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The China syndrome

Chinese diplomacy is much more complex now that we’ve normalized trade with the superpower.

It seemed like such a cut-and-dried case. In the water, a sailboat always has right-of-way over a power boat because it’s far less maneuverable. Similarly, a large U.S. prop plane is flying along over international waters when a fast and maneuverable Chinese fighter jet bumps into it, and they both crash-land. China blames the United States for being too aggressive. The United States analyzes the situation and realizes that it did nothing wrong. Yet China detains the American crew for several days, steals all secrets aboard the plane, and demands an apology from the United States.

What’s wrong with this picture?

Several analysts have attempted to explain the Chinese attitude, and have developed a kind of consensus about how to understand this bizarre incident. The upshot is, the Chinese are feeling their oats because they now realize that they’re the number-two power in the world. Russia may still be the United States’ number-one threat because it has thousands more ICBMs pointed at American soil than China, but China’s perception is correct. It’s more important for the United States to have good relations with China than with Russia. China knows this and is acting accordingly.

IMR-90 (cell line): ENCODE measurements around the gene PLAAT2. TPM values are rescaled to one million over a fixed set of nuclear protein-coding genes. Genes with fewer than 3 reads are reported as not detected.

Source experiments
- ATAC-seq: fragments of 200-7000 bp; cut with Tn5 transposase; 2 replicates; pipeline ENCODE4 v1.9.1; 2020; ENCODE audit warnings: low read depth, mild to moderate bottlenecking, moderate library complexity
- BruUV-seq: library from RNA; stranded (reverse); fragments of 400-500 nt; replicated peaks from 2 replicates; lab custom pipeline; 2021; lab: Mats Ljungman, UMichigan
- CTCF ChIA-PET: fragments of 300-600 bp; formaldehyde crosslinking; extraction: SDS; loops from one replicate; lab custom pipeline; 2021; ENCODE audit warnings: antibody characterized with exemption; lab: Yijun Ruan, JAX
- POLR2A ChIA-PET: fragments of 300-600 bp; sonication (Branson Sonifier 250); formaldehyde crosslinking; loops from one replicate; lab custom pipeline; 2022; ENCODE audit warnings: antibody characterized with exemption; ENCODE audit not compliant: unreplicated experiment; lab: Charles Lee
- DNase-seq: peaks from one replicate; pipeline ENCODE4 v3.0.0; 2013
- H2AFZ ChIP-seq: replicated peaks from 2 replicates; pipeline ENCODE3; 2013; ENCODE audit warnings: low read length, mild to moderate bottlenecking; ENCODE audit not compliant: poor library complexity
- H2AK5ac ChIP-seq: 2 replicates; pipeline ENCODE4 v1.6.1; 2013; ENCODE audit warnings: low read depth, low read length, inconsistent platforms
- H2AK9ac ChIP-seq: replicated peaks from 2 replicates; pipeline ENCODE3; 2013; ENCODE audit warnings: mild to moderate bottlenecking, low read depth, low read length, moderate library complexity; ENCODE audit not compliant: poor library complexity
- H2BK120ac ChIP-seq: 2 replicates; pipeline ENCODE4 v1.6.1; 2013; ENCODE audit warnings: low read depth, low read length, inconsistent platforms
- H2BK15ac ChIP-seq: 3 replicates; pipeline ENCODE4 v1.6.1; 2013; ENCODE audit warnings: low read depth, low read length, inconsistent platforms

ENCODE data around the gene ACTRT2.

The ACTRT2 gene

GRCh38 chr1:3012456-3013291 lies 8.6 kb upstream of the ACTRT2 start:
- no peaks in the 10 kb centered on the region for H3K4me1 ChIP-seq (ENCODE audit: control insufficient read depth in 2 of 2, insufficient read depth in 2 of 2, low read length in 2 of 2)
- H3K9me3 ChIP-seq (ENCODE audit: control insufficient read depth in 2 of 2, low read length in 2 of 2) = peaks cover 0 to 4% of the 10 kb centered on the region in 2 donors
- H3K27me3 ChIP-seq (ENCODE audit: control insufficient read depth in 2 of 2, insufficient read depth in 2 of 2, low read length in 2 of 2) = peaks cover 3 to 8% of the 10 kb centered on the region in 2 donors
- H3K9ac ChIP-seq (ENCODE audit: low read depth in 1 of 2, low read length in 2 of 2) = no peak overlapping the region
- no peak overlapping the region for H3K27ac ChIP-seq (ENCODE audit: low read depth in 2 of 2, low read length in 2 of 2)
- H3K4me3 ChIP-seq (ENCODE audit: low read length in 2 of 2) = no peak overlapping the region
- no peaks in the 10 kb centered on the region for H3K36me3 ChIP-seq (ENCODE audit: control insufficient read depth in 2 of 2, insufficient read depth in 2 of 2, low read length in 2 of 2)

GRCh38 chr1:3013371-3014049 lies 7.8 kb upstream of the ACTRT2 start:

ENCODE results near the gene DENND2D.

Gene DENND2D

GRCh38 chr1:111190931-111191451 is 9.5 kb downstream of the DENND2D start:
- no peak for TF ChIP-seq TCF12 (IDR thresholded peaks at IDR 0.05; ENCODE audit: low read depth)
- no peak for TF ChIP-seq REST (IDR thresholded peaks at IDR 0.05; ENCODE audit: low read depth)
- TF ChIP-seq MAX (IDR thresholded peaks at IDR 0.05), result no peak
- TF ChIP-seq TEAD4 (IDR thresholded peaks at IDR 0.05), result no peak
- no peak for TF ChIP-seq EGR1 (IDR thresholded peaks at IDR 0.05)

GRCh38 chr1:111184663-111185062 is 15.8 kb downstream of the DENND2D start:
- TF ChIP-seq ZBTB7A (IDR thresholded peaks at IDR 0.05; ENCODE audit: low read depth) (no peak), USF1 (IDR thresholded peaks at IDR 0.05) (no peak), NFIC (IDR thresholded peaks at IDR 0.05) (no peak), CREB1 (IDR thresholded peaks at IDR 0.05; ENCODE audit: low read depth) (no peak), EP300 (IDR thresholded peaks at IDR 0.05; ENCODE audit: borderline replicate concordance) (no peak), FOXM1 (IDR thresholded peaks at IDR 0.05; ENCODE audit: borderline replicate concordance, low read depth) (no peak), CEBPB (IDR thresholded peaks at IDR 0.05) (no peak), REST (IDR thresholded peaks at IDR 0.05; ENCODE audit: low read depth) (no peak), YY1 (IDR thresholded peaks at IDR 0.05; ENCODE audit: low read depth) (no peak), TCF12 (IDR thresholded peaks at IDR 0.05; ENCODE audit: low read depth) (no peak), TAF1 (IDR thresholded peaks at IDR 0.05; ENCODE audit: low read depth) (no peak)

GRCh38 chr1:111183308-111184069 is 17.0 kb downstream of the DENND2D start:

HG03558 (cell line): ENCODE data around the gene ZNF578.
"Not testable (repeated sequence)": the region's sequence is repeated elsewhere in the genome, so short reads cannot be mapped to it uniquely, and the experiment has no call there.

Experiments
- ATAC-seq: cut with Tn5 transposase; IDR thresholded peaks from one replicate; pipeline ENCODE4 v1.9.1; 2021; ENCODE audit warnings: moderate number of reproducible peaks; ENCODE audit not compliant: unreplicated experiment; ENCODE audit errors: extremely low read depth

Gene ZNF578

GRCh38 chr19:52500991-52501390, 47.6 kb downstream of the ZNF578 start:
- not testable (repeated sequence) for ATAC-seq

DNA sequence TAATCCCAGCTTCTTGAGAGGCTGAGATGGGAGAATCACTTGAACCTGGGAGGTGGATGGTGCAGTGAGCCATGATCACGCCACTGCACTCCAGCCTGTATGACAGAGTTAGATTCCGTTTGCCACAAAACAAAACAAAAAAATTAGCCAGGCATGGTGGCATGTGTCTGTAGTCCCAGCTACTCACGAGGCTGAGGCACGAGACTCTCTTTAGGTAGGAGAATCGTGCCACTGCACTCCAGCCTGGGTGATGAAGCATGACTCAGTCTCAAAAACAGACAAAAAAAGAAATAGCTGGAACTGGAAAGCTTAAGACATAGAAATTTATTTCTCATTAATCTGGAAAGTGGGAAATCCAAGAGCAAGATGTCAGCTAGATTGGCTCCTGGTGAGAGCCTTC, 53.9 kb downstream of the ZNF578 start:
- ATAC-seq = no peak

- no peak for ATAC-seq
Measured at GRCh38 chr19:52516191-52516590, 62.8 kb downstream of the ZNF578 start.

What has changed since the last incident with China is the normalization of trade between the two countries. China is now a very important trading partner, and President Bush will do everything he can to keep it that way. That includes basically allowing China to keep American hostages and steal important U.S. technology. That’s about as deeply as analysts have dug. I want to dig a bit further.

All this is relevant to our readers because trade with China is basically an IT issue. Back when China just exported fine art and clothing to America, it was not such a big deal to have a get-tough trade policy with the Asian superpower. But now that China is emerging as the next India, Singapore, and Malaysia all rolled into one, the fortunes of Cisco, Intel, HP, IBM, and the like very much hinge on free and open trade with it.

I have read dozens of press releases in the last year touting new construction of semiconductor plants in China. And the buzz has it that there are nearly 1 billion highly-educated programmers in training to whom to farm out software development. Expect more H1-B demands coming from that sector as well.

While this is good for the executives and investors of companies with heavy interests in trade with China, it may not be good for you or me. First, it will tighten the labor market, both by exporting software and hardware business abroad and by importing Chinese talent to displace American IT workers. Second, doesn’t it make you a little nervous that the largest army on Earth (line them all up and you could circle the globe at the Equator) will soon have all this technology at its fingertips?

James Mathewson is editorial director of and ComputerUser magazine.

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